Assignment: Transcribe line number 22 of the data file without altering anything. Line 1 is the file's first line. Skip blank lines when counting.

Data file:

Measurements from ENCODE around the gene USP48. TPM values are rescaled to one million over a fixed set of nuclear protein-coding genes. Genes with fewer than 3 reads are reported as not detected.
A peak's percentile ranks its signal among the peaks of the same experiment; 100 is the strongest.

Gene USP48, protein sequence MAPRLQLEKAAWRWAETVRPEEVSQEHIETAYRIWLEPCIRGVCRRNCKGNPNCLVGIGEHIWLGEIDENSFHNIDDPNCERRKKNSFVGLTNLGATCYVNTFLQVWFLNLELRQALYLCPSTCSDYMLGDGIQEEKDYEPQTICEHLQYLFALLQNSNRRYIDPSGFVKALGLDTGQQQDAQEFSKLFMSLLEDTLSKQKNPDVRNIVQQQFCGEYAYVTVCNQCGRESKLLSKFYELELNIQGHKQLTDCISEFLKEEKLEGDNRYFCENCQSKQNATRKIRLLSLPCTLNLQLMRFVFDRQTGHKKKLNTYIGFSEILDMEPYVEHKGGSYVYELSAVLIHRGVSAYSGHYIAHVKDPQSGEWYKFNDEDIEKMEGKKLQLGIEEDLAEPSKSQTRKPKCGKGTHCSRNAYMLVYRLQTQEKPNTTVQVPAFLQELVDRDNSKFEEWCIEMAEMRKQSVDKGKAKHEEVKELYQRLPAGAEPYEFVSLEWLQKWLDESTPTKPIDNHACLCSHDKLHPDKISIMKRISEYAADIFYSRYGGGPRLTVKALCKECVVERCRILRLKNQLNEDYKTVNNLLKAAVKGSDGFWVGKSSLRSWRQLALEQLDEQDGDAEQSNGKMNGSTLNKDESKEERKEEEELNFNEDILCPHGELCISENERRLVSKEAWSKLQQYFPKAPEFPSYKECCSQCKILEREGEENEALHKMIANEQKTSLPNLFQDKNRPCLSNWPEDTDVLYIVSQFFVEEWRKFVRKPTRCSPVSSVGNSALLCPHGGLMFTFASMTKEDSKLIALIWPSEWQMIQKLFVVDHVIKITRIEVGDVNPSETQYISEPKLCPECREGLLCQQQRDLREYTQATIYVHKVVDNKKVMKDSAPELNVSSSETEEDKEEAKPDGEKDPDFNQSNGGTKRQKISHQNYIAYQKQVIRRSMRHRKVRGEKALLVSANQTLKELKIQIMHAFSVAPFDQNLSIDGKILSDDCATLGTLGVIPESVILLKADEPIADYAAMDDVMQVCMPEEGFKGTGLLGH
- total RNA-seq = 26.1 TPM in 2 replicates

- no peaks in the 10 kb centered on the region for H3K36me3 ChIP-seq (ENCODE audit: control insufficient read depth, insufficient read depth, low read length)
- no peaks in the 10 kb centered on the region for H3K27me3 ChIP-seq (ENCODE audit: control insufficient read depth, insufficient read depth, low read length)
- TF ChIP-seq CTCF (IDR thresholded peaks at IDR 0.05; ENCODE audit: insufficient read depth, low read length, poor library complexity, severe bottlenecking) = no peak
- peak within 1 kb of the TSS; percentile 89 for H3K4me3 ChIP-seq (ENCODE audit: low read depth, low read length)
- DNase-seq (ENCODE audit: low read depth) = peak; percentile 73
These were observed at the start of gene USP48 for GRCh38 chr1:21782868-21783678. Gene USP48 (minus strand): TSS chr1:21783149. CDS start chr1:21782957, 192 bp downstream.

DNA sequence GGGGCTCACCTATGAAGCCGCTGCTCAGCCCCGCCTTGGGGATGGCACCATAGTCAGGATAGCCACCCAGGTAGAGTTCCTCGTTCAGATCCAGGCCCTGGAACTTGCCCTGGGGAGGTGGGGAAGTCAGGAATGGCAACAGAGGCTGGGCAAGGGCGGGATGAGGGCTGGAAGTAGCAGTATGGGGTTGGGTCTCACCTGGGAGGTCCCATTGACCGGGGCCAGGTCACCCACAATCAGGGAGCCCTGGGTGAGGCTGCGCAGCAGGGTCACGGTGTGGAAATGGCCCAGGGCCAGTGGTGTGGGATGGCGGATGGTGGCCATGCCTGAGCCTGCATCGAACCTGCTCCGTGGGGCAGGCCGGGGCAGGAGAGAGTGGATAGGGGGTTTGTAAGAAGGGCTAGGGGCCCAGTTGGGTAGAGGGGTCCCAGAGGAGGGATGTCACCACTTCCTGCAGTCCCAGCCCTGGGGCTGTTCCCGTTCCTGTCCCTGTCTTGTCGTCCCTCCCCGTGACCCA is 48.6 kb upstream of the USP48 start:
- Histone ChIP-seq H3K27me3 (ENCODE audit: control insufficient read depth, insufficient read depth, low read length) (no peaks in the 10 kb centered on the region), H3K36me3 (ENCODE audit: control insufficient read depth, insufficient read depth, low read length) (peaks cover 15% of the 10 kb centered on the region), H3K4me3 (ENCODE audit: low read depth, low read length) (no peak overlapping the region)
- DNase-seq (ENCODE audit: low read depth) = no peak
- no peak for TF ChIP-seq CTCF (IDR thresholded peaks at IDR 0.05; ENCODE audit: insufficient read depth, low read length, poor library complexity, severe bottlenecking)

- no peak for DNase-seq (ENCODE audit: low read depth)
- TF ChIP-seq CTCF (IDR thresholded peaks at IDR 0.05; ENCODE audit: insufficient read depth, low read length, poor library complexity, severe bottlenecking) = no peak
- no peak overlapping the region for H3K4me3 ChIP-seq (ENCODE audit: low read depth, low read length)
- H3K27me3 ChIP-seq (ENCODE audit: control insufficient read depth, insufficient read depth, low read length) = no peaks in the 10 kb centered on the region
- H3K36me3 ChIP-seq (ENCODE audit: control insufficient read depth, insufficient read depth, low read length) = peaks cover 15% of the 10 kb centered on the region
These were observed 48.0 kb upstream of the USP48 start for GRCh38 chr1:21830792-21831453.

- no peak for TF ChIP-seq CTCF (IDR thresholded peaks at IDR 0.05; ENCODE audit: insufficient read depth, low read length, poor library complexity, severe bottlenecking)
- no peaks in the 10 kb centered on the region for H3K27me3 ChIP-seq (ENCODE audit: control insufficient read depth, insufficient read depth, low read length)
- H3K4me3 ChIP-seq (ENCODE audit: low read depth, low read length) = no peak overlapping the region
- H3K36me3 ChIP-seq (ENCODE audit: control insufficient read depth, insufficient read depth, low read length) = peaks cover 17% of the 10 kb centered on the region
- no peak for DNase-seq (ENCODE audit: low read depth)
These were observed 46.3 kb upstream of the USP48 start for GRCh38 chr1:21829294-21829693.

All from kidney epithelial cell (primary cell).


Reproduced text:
- no peaks in the 10 kb centered on the region for H3K27me3 ChIP-seq (ENCODE audit: control insufficient read depth, insufficient read depth, low read length)